And so the "solution" isn't trying to adopt AnCap on a crowded world of rapacious governments where it is suicidal, but rather creating the breathing room where a more civilized way of living together than government is possible. So it seems to me that it makes more sense to persuade people to work on cheap access to space, or to promote population control, than to directly advocate AnCap.

evan on May 09, 2011, 12:09:44 pm
And so the "solution" isn't trying to adopt AnCap on a crowded world of rapacious governments where it is suicidal, but rather creating the breathing room where a more civilized way of living together than government is possible. So it seems to me that it makes more sense to persuade people to work on cheap access to space, or to promote population control, than to directly advocate AnCap.
Seasteading, anyone?

J Thomas on May 09, 2011, 01:43:46 pm

While the ZAP is an approximation to the basic moral principles by which people usually live most of their lives, though, the rest of the world may see no reason to junk government, conscript armies, and aerial bombardment of civilians... because of an unsupported assumption that doing so wouldn't lead, in short order, to a worst-nightmare scenario of living under Nazism, Communism, or whatever.

Well, you may be right. Maybe a whole lot of Americans will refuse to give up their giant expensive armies and even more expensive air forces. Maybe as the expenses mount they will get more desperate and increasingly like the nazis or the communists or whoever it is they're afraid of.

But so what?

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It seems to me that AnCap works just fine on the sparsely populated frontier, but on the crowded Earth where rival ethnicities are jammed together, at population densities that require intensive agriculture... if stealing land from the next tribe over is your only hope of escaping a sixteen-hour day on the farm, people are going to be tempted. That's where government came from, and technological advance hasn't gotten us out of that fix yet, even if conditions even in some of the Third World are better than in ancient Egypt.

Well, that can happen. But it doesn't happen very often. If the intention is to get the other nation's cropland so your farmers can do the farming, there aren't a whole lot of examples in the 20th century. It was rare that we had more than one genocide going on at a time, across the whole world. In the old days there was the option to conquer foreigners and make them your slaves -- they could help with the farming and get one set of rags to wear a year etc. When the famines came the least valuable slaves got worked to death. But that isn't practical any more so if you want to take somebody's food you pretty much need to kill them.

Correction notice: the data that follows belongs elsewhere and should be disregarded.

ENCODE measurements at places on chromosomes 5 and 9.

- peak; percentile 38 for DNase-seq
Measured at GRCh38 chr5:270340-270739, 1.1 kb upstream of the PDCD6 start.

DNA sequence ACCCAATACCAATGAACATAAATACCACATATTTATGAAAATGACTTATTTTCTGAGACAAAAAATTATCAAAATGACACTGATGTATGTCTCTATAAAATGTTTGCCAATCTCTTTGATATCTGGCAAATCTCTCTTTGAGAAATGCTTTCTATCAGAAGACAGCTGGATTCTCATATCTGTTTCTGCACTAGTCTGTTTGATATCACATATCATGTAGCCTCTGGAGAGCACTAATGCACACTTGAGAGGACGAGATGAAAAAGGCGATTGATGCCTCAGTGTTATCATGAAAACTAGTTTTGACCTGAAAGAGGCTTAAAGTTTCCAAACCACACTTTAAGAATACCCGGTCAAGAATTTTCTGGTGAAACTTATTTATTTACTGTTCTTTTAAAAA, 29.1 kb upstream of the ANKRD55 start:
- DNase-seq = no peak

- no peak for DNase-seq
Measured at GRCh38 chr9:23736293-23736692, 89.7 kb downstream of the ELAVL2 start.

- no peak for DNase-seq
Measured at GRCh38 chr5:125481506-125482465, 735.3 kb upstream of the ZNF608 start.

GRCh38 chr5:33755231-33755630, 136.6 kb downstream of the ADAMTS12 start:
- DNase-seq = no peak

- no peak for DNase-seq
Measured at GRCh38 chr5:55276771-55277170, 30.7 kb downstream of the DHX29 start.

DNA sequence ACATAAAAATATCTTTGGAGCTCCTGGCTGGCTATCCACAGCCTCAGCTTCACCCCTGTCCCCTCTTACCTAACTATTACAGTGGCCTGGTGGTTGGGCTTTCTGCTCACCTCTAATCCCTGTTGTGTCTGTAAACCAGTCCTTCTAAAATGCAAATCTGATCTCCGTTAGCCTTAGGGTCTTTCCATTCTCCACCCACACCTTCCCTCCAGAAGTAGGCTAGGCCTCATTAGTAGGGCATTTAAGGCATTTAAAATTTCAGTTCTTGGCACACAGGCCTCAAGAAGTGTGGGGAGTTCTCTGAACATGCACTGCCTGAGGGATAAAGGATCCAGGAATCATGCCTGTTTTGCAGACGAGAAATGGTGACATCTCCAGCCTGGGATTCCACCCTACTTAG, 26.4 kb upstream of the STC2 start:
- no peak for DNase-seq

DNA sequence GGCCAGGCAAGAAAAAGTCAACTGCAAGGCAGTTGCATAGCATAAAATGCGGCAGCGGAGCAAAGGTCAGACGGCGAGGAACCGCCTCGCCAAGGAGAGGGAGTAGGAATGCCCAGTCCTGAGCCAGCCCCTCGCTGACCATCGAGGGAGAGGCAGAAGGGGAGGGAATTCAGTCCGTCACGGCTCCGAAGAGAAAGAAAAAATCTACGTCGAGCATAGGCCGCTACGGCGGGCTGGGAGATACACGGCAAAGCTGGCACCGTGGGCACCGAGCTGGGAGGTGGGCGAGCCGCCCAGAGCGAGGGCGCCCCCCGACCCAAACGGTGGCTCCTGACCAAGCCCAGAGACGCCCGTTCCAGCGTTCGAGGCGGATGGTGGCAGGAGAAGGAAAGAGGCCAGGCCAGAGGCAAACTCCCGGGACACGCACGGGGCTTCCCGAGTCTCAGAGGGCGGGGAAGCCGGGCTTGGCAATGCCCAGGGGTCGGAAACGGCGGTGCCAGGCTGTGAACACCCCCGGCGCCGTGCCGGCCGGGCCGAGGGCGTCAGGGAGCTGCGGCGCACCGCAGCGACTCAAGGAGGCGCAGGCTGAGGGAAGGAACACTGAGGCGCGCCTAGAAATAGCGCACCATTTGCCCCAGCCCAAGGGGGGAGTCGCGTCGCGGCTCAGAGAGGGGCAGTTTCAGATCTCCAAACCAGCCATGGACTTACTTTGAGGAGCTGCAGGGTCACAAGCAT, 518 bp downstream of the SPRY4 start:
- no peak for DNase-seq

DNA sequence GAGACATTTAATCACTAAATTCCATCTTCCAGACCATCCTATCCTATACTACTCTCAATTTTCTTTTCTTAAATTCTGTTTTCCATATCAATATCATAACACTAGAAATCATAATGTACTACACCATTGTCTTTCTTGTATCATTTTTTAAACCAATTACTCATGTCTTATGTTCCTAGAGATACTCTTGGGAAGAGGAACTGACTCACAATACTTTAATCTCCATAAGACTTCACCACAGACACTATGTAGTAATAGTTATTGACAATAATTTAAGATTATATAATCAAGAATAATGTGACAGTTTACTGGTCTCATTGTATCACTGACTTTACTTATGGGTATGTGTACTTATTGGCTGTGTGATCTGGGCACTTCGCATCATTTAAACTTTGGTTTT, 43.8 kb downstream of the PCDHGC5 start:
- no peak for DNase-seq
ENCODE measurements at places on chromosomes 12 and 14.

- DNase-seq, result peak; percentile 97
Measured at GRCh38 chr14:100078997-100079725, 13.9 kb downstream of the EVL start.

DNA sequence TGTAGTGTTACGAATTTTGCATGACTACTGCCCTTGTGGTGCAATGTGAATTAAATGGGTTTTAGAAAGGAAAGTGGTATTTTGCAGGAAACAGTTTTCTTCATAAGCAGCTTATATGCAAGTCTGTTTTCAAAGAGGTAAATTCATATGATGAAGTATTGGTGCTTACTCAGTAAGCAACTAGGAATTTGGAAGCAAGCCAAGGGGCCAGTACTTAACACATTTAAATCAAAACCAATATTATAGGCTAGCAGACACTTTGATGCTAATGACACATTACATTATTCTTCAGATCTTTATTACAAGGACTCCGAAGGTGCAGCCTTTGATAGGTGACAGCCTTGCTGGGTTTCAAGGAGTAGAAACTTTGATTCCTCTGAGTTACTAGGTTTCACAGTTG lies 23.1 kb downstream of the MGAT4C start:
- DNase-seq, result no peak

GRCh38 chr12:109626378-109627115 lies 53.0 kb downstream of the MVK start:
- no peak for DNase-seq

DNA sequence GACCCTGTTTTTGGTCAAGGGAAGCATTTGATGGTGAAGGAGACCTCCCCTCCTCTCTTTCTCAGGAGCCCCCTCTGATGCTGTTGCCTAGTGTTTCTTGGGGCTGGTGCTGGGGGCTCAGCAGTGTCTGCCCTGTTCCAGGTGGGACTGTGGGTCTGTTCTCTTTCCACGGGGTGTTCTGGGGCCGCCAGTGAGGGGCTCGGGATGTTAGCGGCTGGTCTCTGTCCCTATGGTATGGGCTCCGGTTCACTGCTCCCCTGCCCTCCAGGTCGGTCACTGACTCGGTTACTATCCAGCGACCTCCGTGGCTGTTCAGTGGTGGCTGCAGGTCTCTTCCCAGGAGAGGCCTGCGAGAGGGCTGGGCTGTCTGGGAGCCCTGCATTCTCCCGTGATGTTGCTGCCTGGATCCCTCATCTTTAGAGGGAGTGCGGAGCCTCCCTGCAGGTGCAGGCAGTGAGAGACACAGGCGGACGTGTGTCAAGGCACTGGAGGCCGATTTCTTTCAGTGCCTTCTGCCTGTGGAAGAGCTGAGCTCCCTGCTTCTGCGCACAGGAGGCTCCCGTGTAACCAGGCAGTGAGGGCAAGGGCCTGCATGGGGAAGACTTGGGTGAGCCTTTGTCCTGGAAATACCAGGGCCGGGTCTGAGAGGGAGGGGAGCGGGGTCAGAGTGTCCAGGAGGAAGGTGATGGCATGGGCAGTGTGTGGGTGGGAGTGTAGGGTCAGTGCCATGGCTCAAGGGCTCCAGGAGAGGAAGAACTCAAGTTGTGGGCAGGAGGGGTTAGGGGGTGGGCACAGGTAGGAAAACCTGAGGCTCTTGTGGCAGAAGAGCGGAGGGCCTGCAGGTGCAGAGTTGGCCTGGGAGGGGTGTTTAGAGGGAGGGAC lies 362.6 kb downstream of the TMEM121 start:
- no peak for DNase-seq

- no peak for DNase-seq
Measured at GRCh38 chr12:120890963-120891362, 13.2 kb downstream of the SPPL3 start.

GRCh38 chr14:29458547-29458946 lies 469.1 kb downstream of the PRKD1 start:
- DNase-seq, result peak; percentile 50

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And so the "solution" isn't trying to adopt AnCap on a crowded world of rapacious governments where it is suicidal, but rather creating the breathing room where a more civilized way of living together than government is possible.

Both might work. Remember too that AnCap is an ideology, like christianity or communism. It promises material wealth. Christianity took over the Roman Empire and perhaps destroyed it from within. It's hard for me to be sure what really happened, but I can see Romans as feeling like they had to be tougher than anybody else because everybody else was out to get them. And then a bunch of Christians weren't out to get them, and that knocked their stuffing out.

If enough people take up AnCap that will severely weaken the governments they come from. And it could spread.

"Hey, we need a strong army so we can take over the land next door and be rich." (That hasn't worked well in the last century or so, has it? It seems like it's worked a lot better to do currency manipulation etc to suck wealth from nations on a mostly-free market.)
"No wait, we can get rid of our government and be richer than we would if we took over the land next door."
"What if we get rich and then they take us over. We need to sacrifice for an army that will protect us from the people next door."
"Oh look, the people next door gave up their government and their army and they're getting rich."
"Well, do we conquer them and take their stuff, or do we do it too?"

If it works, if getting rid of the government actually makes most people rich, that's a powerful boost to an ideology. The communists claimed they could do it in 2 generations and they didn't deliver. If AnCap can demonstrate they can do that, the ideology might spread real fast.

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So it seems to me that it makes more sense to persuade people to work on cheap access to space, or to promote population control, than to directly advocate AnCap.

Do all three. We don't know that we'll ever have a viable economy in space. There's a whole lot of wealth out there, spread very very thin through a gigantic amount of nothing. It's worth trying for, but no need to make that the only arrow in your quiver.

SandySandfort on May 09, 2011, 05:01:19 pm
And so the "solution" isn't trying to adopt AnCap on a crowded world of rapacious governments where it is suicidal, but rather creating the breathing room where a more civilized way of living together than government is possible. So it seems to me that it makes more sense to persuade people to work on cheap access to space, or to promote population control, than to directly advocate AnCap.